In this week's water and wastewater news, Arizona breweries gear up for a new competition, Iowa treatment plants tackle flooding, and the family of a man who died in a treatment plant accident files a lawsuit.


A newly organized brewing competition in Arizona is making waves because of its key ingredient: reclaimed wastewater. In a YouTube video, Pima County Wastewater has challenged the state’s breweries to partner with wastewater treatment plants in an effort to conserve water.

The Wastewater Reclamation Department is hoping to secure a $250,000 grant to launch the brewing competition. Also needed is a special exemption from the state and backing from the Arizona Department of Environmental Quality.

The Clear Water Challenge would coincide with the National Reuse Conference held in Phoenix.

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“May our crisp brews change your attitudes, and make all of Arizona more fluent about effluent,” says Pima County's Jeff Prevatt in the video.

Source: KVOA 

Iowa Floods Damage Treatment Plants

Flooding in northeast Iowa has damaged several treatment plants and raised concern over the safety of drinking water. On Aug. 23, more than 7 inches of water fell overnight in Decorah. Widespread flooding affected the cities of Protivin, Elma, Decorah/Freeport, Fort Atkinson, Waucoma and Riceville.

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The Iowa Department of Natural Resources stated that six cities and a power plant had reported their plants were either completely or partially covered by floodwaters. The flooding had also affected two small drinking water systems.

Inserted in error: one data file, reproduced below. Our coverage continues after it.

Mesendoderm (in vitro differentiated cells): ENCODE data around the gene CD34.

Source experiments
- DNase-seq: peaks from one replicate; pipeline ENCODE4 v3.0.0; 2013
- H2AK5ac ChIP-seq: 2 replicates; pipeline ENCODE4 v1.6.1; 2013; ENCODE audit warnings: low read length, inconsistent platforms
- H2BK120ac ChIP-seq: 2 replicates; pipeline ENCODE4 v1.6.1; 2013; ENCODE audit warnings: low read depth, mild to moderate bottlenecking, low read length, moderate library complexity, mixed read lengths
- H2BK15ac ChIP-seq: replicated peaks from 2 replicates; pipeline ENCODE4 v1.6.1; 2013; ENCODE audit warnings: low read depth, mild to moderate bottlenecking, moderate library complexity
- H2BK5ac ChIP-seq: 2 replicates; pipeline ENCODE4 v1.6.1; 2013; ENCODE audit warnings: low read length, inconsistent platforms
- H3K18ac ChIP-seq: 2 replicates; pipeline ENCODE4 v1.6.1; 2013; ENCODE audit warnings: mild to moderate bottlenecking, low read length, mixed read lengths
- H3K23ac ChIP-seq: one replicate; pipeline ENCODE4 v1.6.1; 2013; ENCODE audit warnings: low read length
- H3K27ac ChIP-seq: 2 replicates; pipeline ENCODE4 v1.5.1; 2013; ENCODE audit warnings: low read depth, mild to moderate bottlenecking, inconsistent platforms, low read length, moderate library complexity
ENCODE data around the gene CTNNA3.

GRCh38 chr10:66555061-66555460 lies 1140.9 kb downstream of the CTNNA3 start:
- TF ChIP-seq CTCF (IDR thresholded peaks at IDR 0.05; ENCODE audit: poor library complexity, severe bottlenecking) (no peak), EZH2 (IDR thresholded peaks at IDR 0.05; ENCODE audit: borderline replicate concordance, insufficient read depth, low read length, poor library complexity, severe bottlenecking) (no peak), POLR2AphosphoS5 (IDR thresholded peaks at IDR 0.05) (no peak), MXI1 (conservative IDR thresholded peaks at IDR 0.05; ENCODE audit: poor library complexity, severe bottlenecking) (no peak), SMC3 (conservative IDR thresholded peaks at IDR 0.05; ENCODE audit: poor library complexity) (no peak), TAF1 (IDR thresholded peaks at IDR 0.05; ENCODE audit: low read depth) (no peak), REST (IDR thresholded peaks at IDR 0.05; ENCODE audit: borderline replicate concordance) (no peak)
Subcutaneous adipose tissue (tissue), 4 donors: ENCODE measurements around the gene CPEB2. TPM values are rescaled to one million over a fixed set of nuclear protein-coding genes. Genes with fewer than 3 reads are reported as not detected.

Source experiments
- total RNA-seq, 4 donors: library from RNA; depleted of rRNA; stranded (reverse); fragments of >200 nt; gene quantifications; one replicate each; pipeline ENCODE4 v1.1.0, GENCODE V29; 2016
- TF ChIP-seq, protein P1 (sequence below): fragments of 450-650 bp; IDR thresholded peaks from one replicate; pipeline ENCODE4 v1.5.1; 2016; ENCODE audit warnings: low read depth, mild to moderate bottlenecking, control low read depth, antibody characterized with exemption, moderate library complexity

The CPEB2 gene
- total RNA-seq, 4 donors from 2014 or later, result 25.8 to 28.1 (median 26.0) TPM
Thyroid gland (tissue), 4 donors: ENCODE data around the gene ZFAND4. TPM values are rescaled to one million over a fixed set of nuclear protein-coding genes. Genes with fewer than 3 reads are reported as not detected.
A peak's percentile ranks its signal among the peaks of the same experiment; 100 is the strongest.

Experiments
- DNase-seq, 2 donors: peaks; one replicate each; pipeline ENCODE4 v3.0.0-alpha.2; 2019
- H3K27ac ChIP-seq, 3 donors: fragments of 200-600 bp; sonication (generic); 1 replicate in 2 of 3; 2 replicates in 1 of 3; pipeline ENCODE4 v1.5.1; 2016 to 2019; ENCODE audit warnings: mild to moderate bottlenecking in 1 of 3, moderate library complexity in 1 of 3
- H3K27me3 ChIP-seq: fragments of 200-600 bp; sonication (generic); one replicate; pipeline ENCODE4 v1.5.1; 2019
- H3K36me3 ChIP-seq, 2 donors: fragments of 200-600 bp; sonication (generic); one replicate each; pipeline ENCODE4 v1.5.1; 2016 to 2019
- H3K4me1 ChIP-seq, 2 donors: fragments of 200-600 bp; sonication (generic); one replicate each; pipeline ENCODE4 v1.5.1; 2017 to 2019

“Many other cities are likely discharging untreated or partially treated wastewater,” said Clark Ott, of the Manchester DNR field office.

DNR officials advised residents using private drinking water supplies to use alternative sources until the water could be tested.

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Source: Iowa DNR 

Lawsuit Filed in 2014 Wastewater Treatment Plant Death

The family of Carlos Ramos, who died in a 2014 accident at the Roberto R. Bustamante Wastewater Treatment Plant in El Paso, Texas, has filed a lawsuit against the city. Priscilla Meraz, Romos’ widow, is suing the city of El Paso, the El Paso Water Utilities Service Board and Cubic Water LLC for nonmonetary relief over $200,000.

Romos, 34, and his co-worker, John Barrow, 40, died while replacing a sludge pump in October 2014.

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“Once the pump was replaced, defendants the city of El Paso and the El Paso Water Utilities Public Service Board opened the sewage line leading to the pump. Defendants knew when they opened the line that Carlos Ramos and his co-worker were in the room with the line and pump, to test the pump,” reads the lawsuit.

The men died when the room they were working in flooded with sludge.

According to the El Paso Times, the water utility responded to the lawsuit via email.

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“Any loss of life of employees or contractors is a tragedy,” the statement read. “Our hearts go out to the family. Because this case is currently under litigation, we are unable to offer any further comments.”

Source: El Paso Times 


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